In May, the Events Industry Council (EIC) released findings from its 2023 Global Economic Significance of Business Events study, which measures the full scope and economic significance of the $1.6-trillion USD global business events industry.
Working with Oxford Economics, the study analyzed the economic significance of business events during 2019 to establish the full scope of the sector before the COVID-19 pandemic. Among the findings:
- 6 billion people participated in business events across more than 180 countries.
- Business events supported a total global economic impact (accounting for indirect and induced impacts) of $2.8 trillion in business sales; 27.5 million jobs; and $1.6 trillion of GDP (representing contribution to global gross domestic product).
The three-year cumulative loss of global direct business event spending (2020-2022) totals $1.9 trillion and represents the loss of more than 16 million jobs. While direct spending in 2022 was more than 80 percent relative to 2019, global business event spending is forecast to fully recover in 2024.
For the first time, the study addressed the critical role business events serve in knowledge sharing, innovation, and employee engagement — critical impacts beyond direct event spending, called “catalytic effects” — via a survey conducted between May and September 2022 of 1,648 event organizers representing all global regions. Among those findings:
- 41 percent agreed that events will become increasingly important in building culture and engagement.
- 36 percent said events will be used more to advance growth of individual employees.
- Two out of five said events will be using more hybrid formats in the future.
- Nearly seven out of 10 view building relationships through face-to-face interaction as the most difficult aspect of events to replace online.
Convene spoke with EIC CEO Amy Calvert and asked her to provide additional insights on the study.
What were some of the drivers to make this Economic Significance of Business Events study different from previous versions?
We decided to assess 2019 as a high watermark prior to the pandemic. We knew we wanted to start there, but we wanted to also integrate two new components. One was looking at what we call the catalytic impact of events — trying to get our minds around what are some of those key impacts of events that are harder to quantify? We haven’t as an industry really honed in on consistent metrics there. They’re harder to measure because they need to be measured over time. But we knew that was a priority for us because I think even outside of the pandemic, those of us that have been in a position to have to advocate for investment, or really capture the hearts and minds of influencers — it’s trying to get at those deeper impacts that have more to do with the human elements that are really the pieces that people respond to. It helps articulate [what business events] mean to society as a whole.
And then, the other piece was, just from a broader perspective, we wanted to better understand recovery and key recovery metrics. So, in addition to just assessing 2019, we looked at a few different data points, looking at the recovery trajectory through demand and through hotel occupancy. We’ve been issuing on a quarterly basis a barometer tool that has been a great new resource.
What are some ways you hope this new study will have an impact?
We want to inspire new people to come into our industry and think about it a little bit differently — more around the purpose and the impact rather than thinking of it as just a job, that they feel that they’re doing something that is meaningful and directly correlates to education and supports the way people are thinking and feeling about building their careers and being lifelong learners.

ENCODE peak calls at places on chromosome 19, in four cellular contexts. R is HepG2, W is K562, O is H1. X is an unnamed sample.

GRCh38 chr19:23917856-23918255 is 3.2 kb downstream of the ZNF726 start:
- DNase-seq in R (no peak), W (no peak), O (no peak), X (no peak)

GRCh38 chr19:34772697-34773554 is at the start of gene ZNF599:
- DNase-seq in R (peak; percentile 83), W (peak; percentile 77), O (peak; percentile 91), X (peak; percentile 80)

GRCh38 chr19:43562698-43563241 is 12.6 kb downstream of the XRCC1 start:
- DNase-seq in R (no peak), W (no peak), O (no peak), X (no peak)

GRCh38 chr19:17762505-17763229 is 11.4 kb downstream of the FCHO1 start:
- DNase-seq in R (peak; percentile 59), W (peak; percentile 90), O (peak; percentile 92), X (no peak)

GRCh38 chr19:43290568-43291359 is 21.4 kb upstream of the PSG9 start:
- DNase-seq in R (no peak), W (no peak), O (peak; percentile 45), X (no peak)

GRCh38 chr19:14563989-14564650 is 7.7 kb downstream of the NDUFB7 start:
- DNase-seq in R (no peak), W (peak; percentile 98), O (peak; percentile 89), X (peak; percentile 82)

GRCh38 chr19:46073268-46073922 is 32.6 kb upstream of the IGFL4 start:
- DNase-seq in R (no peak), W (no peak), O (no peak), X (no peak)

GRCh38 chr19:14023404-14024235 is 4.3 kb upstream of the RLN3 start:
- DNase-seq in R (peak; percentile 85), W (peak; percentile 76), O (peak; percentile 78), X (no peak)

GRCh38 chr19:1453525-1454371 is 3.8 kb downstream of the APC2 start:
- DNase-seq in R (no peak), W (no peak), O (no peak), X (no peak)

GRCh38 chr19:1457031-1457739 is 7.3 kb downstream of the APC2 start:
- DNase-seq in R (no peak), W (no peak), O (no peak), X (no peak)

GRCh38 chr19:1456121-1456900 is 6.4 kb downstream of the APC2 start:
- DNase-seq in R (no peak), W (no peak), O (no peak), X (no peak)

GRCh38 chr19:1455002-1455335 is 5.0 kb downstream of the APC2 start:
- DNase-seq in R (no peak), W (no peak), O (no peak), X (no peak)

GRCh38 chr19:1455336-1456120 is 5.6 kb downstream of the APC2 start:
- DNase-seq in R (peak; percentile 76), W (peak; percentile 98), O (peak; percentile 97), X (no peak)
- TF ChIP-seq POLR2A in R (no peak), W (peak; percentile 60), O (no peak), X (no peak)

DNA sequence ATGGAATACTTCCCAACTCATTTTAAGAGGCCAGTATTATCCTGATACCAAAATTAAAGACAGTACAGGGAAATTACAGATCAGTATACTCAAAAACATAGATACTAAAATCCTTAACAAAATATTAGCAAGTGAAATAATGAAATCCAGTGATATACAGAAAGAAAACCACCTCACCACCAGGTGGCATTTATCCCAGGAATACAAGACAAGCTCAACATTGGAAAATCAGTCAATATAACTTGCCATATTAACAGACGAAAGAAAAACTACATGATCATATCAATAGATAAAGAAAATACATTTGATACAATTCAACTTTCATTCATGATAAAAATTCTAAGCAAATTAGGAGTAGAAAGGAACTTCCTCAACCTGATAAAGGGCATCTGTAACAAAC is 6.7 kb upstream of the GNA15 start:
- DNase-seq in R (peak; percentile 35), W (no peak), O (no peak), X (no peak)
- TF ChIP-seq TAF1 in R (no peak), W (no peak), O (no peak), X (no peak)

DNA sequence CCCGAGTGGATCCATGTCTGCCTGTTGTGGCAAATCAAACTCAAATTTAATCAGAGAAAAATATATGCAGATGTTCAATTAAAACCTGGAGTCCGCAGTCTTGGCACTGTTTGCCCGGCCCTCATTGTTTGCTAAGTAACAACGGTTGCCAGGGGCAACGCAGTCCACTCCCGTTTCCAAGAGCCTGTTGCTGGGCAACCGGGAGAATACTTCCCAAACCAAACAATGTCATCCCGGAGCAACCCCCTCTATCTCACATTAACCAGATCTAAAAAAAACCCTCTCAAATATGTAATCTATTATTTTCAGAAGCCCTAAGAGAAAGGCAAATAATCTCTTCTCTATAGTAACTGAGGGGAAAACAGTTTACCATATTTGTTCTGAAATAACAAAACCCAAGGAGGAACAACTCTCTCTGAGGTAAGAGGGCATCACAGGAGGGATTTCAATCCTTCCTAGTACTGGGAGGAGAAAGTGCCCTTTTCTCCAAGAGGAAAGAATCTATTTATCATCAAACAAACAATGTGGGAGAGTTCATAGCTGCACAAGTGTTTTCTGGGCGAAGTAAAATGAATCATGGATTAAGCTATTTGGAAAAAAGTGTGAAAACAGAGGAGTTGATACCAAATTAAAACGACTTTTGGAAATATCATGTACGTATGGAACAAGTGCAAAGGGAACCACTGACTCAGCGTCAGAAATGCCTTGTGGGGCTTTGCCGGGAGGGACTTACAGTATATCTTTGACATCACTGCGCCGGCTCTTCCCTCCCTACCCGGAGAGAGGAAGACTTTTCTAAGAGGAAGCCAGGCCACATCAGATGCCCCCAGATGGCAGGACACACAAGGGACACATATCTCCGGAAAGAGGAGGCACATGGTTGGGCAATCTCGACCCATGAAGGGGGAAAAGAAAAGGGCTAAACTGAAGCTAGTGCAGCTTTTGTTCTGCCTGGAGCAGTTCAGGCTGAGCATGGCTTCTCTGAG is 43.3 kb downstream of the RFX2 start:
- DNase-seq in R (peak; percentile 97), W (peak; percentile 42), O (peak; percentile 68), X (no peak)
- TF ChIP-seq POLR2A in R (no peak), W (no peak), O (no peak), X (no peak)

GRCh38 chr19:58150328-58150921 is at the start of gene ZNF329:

When you look at the number of participants [who attend business events globally] — 1.6 billion participants annually — it’s easy to see how the business events industry really could be a true catalyst for change, really create a movement.
We talk a lot about that at EIC. What are we doing here to facilitate the growth and the support and the needs of the workforce? And it’s really to inspire people to get on the journey to be a catalyst for change, whether that’s in the area of equity and inclusion, accessibility, neurodiversity, regenerative event practice, whatever it is, how do we [capture] how we’re moving the needle there — the data points of how we’re really doing that? We have to have some more conversations about that. It’s not just storytelling about these experiences, it’s really then aligning it back to specific areas in which we want to measure our ability to drive change.
What does it mean when we say we have 27 million people who work in our industry and we say we lost so many jobs — what is the need there? We know for certain that we’ve got to figure out a different way to talk to people about why this is a great industry to work in. And it’s not just because you get to travel. It’s more of a purpose-driven conversation around how we are changing people’s lives, how we are bringing people together for the greater good. We’re fostering human connections.
These are all the things I think the next generation of people coming into our industry are going to care about. And then think about, okay, now that we know we’re trying to bring new people in our industry, how are we equipping them? How are we preparing them for their various roles?
And then we want to go back and say, how are we doing? How are the people feeling about being in this industry, and what are the things that are surprising and delighting them about their experiences and how they’re learning and growing?
Michelle Russell is editor in chief of Convene.